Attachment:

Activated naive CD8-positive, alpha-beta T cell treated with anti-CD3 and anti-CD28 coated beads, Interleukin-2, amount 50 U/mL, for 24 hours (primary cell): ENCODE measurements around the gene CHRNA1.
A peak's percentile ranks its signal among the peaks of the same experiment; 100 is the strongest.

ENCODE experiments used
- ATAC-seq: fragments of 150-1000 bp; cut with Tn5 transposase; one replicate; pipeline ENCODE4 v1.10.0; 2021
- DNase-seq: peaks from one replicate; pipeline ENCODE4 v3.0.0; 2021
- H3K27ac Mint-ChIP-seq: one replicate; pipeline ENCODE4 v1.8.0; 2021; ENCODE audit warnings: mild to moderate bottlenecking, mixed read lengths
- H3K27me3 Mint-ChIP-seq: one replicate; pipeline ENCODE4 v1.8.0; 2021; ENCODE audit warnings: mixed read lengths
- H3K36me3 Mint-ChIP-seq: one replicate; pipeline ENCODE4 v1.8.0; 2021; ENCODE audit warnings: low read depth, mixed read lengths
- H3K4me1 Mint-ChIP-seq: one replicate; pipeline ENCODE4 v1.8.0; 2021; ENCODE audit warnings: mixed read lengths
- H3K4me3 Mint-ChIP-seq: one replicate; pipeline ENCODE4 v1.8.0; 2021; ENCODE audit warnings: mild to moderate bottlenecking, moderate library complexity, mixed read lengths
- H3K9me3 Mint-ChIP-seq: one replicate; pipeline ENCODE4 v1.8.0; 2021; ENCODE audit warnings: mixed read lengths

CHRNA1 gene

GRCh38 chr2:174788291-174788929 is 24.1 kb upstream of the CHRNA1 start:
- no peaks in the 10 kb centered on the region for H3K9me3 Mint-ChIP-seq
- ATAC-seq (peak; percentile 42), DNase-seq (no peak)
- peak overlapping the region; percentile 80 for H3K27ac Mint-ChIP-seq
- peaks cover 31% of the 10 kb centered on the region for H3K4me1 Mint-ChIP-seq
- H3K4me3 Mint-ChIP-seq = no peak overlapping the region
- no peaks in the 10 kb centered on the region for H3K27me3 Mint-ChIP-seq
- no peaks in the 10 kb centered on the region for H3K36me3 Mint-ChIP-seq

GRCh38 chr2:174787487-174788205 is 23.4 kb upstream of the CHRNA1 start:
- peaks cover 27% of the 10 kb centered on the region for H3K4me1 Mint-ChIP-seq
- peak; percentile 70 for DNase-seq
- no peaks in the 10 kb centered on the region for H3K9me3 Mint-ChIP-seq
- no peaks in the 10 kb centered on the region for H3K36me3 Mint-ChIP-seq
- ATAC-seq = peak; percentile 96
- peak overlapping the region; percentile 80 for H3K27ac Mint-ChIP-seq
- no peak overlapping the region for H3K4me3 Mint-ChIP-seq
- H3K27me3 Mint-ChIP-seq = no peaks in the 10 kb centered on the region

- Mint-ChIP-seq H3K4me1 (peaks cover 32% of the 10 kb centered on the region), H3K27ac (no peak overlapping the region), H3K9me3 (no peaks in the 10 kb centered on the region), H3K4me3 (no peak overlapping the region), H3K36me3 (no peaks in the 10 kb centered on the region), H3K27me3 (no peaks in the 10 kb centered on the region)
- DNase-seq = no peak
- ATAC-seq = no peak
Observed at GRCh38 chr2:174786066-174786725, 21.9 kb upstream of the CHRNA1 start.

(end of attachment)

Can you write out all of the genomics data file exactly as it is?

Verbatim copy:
Activated naive CD8-positive, alpha-beta T cell treated with anti-CD3 and anti-CD28 coated beads, Interleukin-2, amount 50 U/mL, for 24 hours (primary cell): ENCODE measurements around the gene CHRNA1.
A peak's percentile ranks its signal among the peaks of the same experiment; 100 is the strongest.

ENCODE experiments used
- ATAC-seq: fragments of 150-1000 bp; cut with Tn5 transposase; one replicate; pipeline ENCODE4 v1.10.0; 2021
- DNase-seq: peaks from one replicate; pipeline ENCODE4 v3.0.0; 2021
- H3K27ac Mint-ChIP-seq: one replicate; pipeline ENCODE4 v1.8.0; 2021; ENCODE audit warnings: mild to moderate bottlenecking, mixed read lengths
- H3K27me3 Mint-ChIP-seq: one replicate; pipeline ENCODE4 v1.8.0; 2021; ENCODE audit warnings: mixed read lengths
- H3K36me3 Mint-ChIP-seq: one replicate; pipeline ENCODE4 v1.8.0; 2021; ENCODE audit warnings: low read depth, mixed read lengths
- H3K4me1 Mint-ChIP-seq: one replicate; pipeline ENCODE4 v1.8.0; 2021; ENCODE audit warnings: mixed read lengths
- H3K4me3 Mint-ChIP-seq: one replicate; pipeline ENCODE4 v1.8.0; 2021; ENCODE audit warnings: mild to moderate bottlenecking, moderate library complexity, mixed read lengths
- H3K9me3 Mint-ChIP-seq: one replicate; pipeline ENCODE4 v1.8.0; 2021; ENCODE audit warnings: mixed read lengths

CHRNA1 gene

GRCh38 chr2:174788291-174788929 is 24.1 kb upstream of the CHRNA1 start:
- no peaks in the 10 kb centered on the region for H3K9me3 Mint-ChIP-seq
- ATAC-seq (peak; percentile 42), DNase-seq (no peak)
- peak overlapping the region; percentile 80 for H3K27ac Mint-ChIP-seq
- peaks cover 31% of the 10 kb centered on the region for H3K4me1 Mint-ChIP-seq
- H3K4me3 Mint-ChIP-seq = no peak overlapping the region
- no peaks in the 10 kb centered on the region for H3K27me3 Mint-ChIP-seq
- no peaks in the 10 kb centered on the region for H3K36me3 Mint-ChIP-seq

GRCh38 chr2:174787487-174788205 is 23.4 kb upstream of the CHRNA1 start:
- peaks cover 27% of the 10 kb centered on the region for H3K4me1 Mint-ChIP-seq
- peak; percentile 70 for DNase-seq
- no peaks in the 10 kb centered on the region for H3K9me3 Mint-ChIP-seq
- no peaks in the 10 kb centered on the region for H3K36me3 Mint-ChIP-seq
- ATAC-seq = peak; percentile 96
- peak overlapping the region; percentile 80 for H3K27ac Mint-ChIP-seq
- no peak overlapping the region for H3K4me3 Mint-ChIP-seq
- H3K27me3 Mint-ChIP-seq = no peaks in the 10 kb centered on the region

- Mint-ChIP-seq H3K4me1 (peaks cover 32% of the 10 kb centered on the region), H3K27ac (no peak overlapping the region), H3K9me3 (no peaks in the 10 kb centered on the region), H3K4me3 (no peak overlapping the region), H3K36me3 (no peaks in the 10 kb centered on the region), H3K27me3 (no peaks in the 10 kb centered on the region)
- DNase-seq = no peak
- ATAC-seq = no peak
Observed at GRCh38 chr2:174786066-174786725, 21.9 kb upstream of the CHRNA1 start.